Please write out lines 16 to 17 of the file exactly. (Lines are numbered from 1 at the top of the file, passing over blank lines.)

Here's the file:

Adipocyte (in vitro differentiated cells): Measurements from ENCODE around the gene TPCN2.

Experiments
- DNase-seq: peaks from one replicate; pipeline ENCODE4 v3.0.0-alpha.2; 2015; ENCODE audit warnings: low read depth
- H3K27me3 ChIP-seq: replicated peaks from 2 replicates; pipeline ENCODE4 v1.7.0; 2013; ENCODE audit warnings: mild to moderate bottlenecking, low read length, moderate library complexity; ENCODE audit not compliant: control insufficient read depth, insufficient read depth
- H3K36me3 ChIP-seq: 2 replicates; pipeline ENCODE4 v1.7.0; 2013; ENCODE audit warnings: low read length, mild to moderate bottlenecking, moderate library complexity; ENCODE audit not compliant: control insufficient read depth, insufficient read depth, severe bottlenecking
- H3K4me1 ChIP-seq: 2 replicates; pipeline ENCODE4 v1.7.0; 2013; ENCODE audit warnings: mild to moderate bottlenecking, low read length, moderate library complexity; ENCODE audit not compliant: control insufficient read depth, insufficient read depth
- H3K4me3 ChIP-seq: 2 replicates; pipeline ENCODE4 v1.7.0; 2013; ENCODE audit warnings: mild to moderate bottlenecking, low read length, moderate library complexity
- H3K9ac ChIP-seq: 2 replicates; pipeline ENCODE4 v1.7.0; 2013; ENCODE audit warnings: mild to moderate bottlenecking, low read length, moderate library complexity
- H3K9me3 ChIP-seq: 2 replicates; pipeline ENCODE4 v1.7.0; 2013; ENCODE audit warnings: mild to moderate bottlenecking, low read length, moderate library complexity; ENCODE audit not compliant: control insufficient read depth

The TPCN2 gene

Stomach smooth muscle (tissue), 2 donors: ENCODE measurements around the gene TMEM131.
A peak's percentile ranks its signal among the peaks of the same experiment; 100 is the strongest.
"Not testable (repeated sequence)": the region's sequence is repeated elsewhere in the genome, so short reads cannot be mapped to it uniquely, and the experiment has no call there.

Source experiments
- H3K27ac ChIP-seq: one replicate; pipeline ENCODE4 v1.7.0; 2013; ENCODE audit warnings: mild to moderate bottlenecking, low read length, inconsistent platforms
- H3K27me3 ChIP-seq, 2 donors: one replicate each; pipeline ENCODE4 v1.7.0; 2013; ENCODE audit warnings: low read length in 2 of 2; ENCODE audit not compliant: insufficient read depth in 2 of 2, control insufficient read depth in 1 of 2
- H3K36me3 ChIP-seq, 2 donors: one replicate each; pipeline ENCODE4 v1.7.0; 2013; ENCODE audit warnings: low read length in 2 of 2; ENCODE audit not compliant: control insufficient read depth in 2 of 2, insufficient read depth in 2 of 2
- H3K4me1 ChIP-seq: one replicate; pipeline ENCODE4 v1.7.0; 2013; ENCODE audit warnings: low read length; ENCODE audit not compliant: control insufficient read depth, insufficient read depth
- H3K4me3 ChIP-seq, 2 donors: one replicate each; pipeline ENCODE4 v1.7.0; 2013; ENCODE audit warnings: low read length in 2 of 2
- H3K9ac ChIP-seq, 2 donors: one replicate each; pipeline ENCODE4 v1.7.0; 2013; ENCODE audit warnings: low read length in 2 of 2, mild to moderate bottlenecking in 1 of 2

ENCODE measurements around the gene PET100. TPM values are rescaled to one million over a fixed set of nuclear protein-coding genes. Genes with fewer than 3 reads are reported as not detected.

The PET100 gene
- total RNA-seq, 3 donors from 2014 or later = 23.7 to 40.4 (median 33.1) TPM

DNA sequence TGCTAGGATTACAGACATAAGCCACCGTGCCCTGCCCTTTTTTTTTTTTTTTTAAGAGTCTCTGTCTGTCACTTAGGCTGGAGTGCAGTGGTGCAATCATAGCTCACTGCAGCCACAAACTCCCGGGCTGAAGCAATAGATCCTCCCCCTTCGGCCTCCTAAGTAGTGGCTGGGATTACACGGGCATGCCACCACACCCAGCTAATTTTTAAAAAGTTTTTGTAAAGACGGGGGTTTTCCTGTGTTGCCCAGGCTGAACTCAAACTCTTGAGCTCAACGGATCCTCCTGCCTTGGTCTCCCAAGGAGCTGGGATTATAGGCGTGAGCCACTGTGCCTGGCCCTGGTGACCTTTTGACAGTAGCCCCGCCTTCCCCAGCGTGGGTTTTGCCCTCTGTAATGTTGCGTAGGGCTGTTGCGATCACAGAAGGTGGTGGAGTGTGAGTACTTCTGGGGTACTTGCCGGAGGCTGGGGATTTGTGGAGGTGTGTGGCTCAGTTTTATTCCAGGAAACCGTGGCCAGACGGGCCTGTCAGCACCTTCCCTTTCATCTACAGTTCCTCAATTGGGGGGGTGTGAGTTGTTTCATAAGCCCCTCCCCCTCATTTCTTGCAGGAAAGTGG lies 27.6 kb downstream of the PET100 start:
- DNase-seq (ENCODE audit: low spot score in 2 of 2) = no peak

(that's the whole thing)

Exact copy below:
- H3K27me3 ChIP-seq, 2 donors: one replicate each; pipeline ENCODE4 v1.7.0; 2013; ENCODE audit warnings: low read length in 2 of 2; ENCODE audit not compliant: insufficient read depth in 2 of 2, control insufficient read depth in 1 of 2
- H3K36me3 ChIP-seq, 2 donors: one replicate each; pipeline ENCODE4 v1.7.0; 2013; ENCODE audit warnings: low read length in 2 of 2; ENCODE audit not compliant: control insufficient read depth in 2 of 2, insufficient read depth in 2 of 2